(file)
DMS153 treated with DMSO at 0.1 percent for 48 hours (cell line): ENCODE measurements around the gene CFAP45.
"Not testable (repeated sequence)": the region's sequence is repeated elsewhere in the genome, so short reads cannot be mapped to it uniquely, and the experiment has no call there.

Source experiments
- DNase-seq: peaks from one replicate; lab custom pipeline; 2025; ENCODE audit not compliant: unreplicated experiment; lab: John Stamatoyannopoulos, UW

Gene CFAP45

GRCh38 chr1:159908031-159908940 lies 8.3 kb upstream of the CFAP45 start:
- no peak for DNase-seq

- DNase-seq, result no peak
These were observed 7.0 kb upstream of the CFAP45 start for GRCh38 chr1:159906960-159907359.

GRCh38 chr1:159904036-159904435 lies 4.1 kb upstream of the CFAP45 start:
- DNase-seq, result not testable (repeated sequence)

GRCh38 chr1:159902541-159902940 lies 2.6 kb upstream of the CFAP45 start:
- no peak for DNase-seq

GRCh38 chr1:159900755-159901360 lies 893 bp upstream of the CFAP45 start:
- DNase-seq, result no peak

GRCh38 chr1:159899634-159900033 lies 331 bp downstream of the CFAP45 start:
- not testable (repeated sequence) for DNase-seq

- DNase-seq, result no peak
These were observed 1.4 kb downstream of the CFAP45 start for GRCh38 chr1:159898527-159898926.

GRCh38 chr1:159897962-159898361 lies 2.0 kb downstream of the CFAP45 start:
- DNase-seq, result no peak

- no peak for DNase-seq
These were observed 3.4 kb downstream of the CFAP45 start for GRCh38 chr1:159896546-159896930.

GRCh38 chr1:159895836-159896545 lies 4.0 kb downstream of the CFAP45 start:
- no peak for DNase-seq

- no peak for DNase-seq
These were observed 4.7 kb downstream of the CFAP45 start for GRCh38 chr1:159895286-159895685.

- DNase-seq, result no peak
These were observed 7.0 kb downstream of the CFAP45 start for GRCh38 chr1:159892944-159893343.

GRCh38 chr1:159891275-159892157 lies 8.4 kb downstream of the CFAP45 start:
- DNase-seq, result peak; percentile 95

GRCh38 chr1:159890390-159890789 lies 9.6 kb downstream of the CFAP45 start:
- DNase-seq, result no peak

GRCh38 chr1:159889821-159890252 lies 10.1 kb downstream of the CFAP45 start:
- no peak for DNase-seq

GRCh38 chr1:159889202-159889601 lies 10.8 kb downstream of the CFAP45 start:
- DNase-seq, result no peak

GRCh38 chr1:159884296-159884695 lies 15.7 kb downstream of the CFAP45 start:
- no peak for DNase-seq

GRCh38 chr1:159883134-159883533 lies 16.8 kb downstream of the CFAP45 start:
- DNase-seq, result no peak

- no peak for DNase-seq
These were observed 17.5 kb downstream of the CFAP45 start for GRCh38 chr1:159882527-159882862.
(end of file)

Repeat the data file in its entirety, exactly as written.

DMS153 treated with DMSO at 0.1 percent for 48 hours (cell line): ENCODE measurements around the gene CFAP45.
"Not testable (repeated sequence)": the region's sequence is repeated elsewhere in the genome, so short reads cannot be mapped to it uniquely, and the experiment has no call there.

Source experiments
- DNase-seq: peaks from one replicate; lab custom pipeline; 2025; ENCODE audit not compliant: unreplicated experiment; lab: John Stamatoyannopoulos, UW

Gene CFAP45

GRCh38 chr1:159908031-159908940 lies 8.3 kb upstream of the CFAP45 start:
- no peak for DNase-seq

- DNase-seq, result no peak
These were observed 7.0 kb upstream of the CFAP45 start for GRCh38 chr1:159906960-159907359.

GRCh38 chr1:159904036-159904435 lies 4.1 kb upstream of the CFAP45 start:
- DNase-seq, result not testable (repeated sequence)

GRCh38 chr1:159902541-159902940 lies 2.6 kb upstream of the CFAP45 start:
- no peak for DNase-seq

GRCh38 chr1:159900755-159901360 lies 893 bp upstream of the CFAP45 start:
- DNase-seq, result no peak

GRCh38 chr1:159899634-159900033 lies 331 bp downstream of the CFAP45 start:
- not testable (repeated sequence) for DNase-seq

- DNase-seq, result no peak
These were observed 1.4 kb downstream of the CFAP45 start for GRCh38 chr1:159898527-159898926.

GRCh38 chr1:159897962-159898361 lies 2.0 kb downstream of the CFAP45 start:
- DNase-seq, result no peak

- no peak for DNase-seq
These were observed 3.4 kb downstream of the CFAP45 start for GRCh38 chr1:159896546-159896930.

GRCh38 chr1:159895836-159896545 lies 4.0 kb downstream of the CFAP45 start:
- no peak for DNase-seq

- no peak for DNase-seq
These were observed 4.7 kb downstream of the CFAP45 start for GRCh38 chr1:159895286-159895685.

- DNase-seq, result no peak
These were observed 7.0 kb downstream of the CFAP45 start for GRCh38 chr1:159892944-159893343.

GRCh38 chr1:159891275-159892157 lies 8.4 kb downstream of the CFAP45 start:
- DNase-seq, result peak; percentile 95

GRCh38 chr1:159890390-159890789 lies 9.6 kb downstream of the CFAP45 start:
- DNase-seq, result no peak

GRCh38 chr1:159889821-159890252 lies 10.1 kb downstream of the CFAP45 start:
- no peak for DNase-seq

GRCh38 chr1:159889202-159889601 lies 10.8 kb downstream of the CFAP45 start:
- DNase-seq, result no peak

GRCh38 chr1:159884296-159884695 lies 15.7 kb downstream of the CFAP45 start:
- no peak for DNase-seq

GRCh38 chr1:159883134-159883533 lies 16.8 kb downstream of the CFAP45 start:
- DNase-seq, result no peak

- no peak for DNase-seq
These were observed 17.5 kb downstream of the CFAP45 start for GRCh38 chr1:159882527-159882862.